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You wonder why I don't share my understanding of the statement and then ask if this is correct. It has been my experience that when I state my understanding and ask if it is correct I receive posts that proceed to explain why the writer believes that I am wrong in my thinking, the conversation goes off on tangents, and I never do find out what was meant by the original statement. While this is not always the case, it has happened enough time for me to prefer simply asking what a statement means.

Yes, it is rational to ask for clarification when there is ambiguity. 

On the other hand, sometimes there is only a tiny iota of ambiguity. In such a case, when you ask "what do you mean" without giving any hint that you and the other person are probably 99% in agreement about the meaning, then you communicate an unsaid message to the other person: that you do not understand a particular formulation that any native English speaker (in this context) would understand. If you do this multiple times, even if it is to other people in the thread, your respondents will conclude that you are unable to comprehend their explanations, and that -- therefore -- their explanations are futile.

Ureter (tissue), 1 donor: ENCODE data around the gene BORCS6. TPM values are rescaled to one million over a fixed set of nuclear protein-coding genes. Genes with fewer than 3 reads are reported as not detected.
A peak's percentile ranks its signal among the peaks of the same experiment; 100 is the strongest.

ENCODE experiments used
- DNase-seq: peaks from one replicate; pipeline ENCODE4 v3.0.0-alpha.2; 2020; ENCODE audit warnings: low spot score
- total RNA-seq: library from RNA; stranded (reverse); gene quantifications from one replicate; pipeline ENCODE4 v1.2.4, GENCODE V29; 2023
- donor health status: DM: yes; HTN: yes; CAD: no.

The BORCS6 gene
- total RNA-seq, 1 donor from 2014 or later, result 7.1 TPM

Since you are talking to human beings, you will only get useful answers if they have some motivation. Since they are not paid in money, the motivation typically consists of the satisfaction of discussing an idea to clarify it to themselves, and the satisfaction of communicating an idea to another person. What follows is: if the other person is not understanding a poster who formulates propositions that are pretty unambiguous, then the poster is going to conclude communication is pointless, and lose motivation.

Therefore, I doubt your strategy is yielding the results you seek. I am not saying you should never ask for clarifications. However, do ask yourself why the other person would want to communicate with you if you understand nothing at all. I mean, one could get absurd and answer every post with: "what do you mean by that?" Obviously you would not do that; you obviously understand that that won't go anywhere. So, all I'm saying is this: move your goal-lines -- the line where you assume you know what the person is saying, and also the line where you are pretty sure and simply need to bounce back a reformulation, and the line where you need to ask which of two formulations is meant.